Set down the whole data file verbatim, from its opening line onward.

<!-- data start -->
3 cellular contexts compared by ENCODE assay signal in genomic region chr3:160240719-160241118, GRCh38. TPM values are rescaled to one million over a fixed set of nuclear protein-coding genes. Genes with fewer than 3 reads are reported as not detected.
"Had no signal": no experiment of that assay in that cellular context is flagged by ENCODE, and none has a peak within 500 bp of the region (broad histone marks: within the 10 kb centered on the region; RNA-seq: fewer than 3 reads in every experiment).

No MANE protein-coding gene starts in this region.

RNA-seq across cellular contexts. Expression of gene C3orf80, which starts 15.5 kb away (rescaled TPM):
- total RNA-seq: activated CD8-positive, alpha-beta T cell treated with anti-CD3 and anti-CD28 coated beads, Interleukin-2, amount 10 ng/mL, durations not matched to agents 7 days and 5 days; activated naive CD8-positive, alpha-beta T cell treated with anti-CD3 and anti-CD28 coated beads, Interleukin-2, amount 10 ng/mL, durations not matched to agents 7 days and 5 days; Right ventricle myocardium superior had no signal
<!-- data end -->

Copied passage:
3 cellular contexts compared by ENCODE assay signal in genomic region chr3:160240719-160241118, GRCh38. TPM values are rescaled to one million over a fixed set of nuclear protein-coding genes. Genes with fewer than 3 reads are reported as not detected.
"Had no signal": no experiment of that assay in that cellular context is flagged by ENCODE, and none has a peak within 500 bp of the region (broad histone marks: within the 10 kb centered on the region; RNA-seq: fewer than 3 reads in every experiment).

No MANE protein-coding gene starts in this region.

RNA-seq across cellular contexts. Expression of gene C3orf80, which starts 15.5 kb away (rescaled TPM):
- total RNA-seq: activated CD8-positive, alpha-beta T cell treated with anti-CD3 and anti-CD28 coated beads, Interleukin-2, amount 10 ng/mL, durations not matched to agents 7 days and 5 days; activated naive CD8-positive, alpha-beta T cell treated with anti-CD3 and anti-CD28 coated beads, Interleukin-2, amount 10 ng/mL, durations not matched to agents 7 days and 5 days; Right ventricle myocardium superior had no signal